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Last Updated: Wednesday, 16 February, 2005, 06:34 GMT
Watchdog raps Five for CSI advert
CSI:NY stars Gary Sinise as a crime scene investigator
TV channel Five has been criticised by the advertising watchdog for sending out "seriously offensive" advertising material to homes.

Up to 30,000 people received fake dossiers that suggested they were being stalked by a serial killer and included bogus photos of murder victims.

The grisly dossiers were promotional material for the crime show CSI:NY.

But 197 people complained to the Advertising Standards Authority (ASA) saying the package was "distressing".

Coroner's report

The material was sent to homes in brown envelopes of the type used by investigators in the series, a spin-off from the highly successful CSI: Crime Scene Investigation series in Las Vegas, which also runs on Five.

The pack also featured pictures of forensic evidence from a crime scene and a wanted poster, which bore a large CSI:NY logo printed at the bottom.

It included macabre photographs, a coroner's report, an apparently bloodstained fabric sample and a "wanted" picture of a suspect dubbed The Carbon Copy Killer.

Fake newspaper cuttings described the murder of three people, all with the same name as the recipient, in New York.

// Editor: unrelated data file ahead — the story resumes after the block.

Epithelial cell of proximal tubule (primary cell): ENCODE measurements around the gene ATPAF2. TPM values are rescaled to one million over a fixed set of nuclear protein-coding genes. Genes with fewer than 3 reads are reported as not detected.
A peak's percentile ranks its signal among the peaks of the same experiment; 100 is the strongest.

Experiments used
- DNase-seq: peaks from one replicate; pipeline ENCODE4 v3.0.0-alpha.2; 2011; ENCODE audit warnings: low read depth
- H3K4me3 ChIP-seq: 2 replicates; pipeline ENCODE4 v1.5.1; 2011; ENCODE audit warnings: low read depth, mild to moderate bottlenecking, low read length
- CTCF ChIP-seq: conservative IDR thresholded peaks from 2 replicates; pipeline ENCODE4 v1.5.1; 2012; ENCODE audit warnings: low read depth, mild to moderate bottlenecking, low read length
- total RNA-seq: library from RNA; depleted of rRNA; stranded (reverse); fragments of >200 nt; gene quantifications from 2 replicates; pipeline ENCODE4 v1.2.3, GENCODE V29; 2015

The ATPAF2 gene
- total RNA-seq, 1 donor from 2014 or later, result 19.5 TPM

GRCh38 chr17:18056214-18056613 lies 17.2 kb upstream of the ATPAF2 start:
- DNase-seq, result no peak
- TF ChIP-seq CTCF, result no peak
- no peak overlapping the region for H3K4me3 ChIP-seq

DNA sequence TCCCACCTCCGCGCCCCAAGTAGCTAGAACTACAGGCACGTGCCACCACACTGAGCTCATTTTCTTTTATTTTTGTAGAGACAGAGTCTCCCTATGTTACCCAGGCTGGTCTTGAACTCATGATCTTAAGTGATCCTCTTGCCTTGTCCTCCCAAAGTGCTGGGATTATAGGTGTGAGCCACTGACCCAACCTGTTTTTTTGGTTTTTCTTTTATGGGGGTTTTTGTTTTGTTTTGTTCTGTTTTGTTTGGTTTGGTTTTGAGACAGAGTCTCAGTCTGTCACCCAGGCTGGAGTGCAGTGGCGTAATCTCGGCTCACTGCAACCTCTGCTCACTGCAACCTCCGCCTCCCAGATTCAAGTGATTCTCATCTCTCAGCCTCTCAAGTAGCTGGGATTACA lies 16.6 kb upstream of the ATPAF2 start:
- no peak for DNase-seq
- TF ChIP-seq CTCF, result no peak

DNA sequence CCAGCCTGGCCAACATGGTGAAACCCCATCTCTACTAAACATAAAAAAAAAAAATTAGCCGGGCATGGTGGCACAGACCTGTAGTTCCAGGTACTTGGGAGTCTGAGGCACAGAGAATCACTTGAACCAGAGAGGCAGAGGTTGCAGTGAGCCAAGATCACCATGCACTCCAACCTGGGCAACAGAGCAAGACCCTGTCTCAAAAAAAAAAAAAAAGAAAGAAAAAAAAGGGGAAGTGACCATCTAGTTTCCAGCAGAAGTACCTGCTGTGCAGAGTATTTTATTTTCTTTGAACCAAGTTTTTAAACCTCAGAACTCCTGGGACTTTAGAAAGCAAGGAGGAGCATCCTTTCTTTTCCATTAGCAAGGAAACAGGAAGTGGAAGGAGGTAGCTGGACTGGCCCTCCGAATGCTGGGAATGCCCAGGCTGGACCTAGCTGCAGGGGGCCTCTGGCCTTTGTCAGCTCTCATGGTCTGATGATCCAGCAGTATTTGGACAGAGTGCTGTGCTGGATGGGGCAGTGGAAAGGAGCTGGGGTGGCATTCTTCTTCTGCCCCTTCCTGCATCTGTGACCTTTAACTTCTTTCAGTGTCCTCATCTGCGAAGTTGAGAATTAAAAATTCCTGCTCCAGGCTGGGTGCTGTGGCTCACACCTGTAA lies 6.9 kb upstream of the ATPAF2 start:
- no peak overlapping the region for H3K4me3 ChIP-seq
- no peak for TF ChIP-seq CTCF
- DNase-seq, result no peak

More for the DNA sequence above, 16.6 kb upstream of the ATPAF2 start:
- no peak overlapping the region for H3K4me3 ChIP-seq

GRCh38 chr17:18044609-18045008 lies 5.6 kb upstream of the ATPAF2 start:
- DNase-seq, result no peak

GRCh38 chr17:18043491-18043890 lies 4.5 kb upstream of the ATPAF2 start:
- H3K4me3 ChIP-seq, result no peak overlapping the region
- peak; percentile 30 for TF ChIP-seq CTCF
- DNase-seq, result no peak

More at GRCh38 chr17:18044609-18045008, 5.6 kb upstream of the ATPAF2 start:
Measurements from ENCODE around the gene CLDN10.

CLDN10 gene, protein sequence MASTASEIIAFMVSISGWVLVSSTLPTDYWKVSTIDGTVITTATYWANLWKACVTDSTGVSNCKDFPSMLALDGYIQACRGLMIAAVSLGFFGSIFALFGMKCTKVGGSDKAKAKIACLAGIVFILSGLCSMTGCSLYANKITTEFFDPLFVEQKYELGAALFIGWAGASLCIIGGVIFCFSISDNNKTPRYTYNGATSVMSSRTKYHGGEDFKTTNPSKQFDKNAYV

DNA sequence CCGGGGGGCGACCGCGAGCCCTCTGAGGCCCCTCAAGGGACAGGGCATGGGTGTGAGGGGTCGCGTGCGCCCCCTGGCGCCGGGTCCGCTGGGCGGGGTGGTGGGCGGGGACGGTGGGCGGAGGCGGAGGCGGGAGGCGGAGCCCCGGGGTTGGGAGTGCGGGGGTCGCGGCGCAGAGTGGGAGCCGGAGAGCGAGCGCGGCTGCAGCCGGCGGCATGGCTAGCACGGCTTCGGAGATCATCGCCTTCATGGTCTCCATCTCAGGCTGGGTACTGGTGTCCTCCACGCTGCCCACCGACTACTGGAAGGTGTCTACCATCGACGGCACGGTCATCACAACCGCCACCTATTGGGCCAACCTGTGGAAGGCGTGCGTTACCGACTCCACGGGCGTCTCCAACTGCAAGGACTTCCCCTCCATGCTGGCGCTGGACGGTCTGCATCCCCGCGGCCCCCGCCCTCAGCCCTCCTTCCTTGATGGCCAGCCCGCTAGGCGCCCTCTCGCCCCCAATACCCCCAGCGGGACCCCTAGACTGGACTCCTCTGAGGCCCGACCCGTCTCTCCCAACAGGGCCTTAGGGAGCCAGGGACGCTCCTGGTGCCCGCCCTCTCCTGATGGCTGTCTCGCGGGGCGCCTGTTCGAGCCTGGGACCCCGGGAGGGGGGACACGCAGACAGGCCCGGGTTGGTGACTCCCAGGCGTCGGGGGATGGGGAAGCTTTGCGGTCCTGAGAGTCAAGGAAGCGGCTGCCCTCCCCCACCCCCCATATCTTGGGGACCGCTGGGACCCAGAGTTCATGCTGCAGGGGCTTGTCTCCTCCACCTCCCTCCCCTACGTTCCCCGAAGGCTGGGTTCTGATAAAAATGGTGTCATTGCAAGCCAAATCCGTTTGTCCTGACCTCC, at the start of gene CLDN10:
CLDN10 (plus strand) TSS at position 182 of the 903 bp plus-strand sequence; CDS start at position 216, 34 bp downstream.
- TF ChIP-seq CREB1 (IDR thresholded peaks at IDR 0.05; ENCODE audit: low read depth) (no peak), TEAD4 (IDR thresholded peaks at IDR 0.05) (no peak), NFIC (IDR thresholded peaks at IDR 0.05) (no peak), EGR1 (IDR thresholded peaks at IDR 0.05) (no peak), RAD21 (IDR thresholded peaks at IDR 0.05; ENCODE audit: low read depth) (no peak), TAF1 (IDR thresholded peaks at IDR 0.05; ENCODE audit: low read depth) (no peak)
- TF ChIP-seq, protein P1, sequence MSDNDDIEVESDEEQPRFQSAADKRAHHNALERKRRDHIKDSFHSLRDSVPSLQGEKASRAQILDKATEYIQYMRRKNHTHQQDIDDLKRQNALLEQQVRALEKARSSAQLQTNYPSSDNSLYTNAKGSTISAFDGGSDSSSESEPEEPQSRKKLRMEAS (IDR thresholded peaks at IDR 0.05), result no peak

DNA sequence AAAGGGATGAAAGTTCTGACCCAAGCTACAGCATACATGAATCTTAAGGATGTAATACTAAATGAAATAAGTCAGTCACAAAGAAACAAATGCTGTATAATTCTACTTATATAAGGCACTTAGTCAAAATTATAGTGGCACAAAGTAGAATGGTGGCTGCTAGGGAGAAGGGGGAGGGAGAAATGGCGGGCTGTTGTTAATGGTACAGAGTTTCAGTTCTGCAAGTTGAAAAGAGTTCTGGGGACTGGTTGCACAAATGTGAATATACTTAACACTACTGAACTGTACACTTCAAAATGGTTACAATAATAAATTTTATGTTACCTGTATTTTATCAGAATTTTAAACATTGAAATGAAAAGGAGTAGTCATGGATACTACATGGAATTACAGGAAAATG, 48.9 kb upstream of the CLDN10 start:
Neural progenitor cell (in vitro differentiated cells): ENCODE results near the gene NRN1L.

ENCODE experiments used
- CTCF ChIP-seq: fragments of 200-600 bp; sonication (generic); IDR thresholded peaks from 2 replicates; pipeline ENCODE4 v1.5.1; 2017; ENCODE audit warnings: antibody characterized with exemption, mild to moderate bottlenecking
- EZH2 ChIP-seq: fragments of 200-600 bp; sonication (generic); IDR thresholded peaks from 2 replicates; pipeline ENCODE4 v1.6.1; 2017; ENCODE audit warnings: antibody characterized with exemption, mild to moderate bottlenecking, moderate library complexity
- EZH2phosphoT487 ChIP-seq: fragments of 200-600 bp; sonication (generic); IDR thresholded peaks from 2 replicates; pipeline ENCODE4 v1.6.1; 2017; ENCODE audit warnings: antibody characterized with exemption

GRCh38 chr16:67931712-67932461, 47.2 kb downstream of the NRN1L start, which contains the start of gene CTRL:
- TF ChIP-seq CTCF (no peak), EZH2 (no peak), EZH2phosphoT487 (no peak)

Code of practice

Five said the mailing had been sent to 30,000 people selected from a database who had registered their interest in crime-related TV and had opted to receive relevant information.

But those who complained said it was not clear that the material was an advertisement.

Five said it had never intended to cause distress but claimed "a cursory review of the file made clear that it was marketing material".

The ASA ruled that the mailing breached its code of practice, but acknowledged the steps taken by Five.

The ASA said the "disturbing nature of the programme and contents of the mailing would seriously offend those who had not specifically requested information about the CSI series".

It concluded that the overall presentation of the mailing was "ambiguous" and likely to "confuse" recipients.

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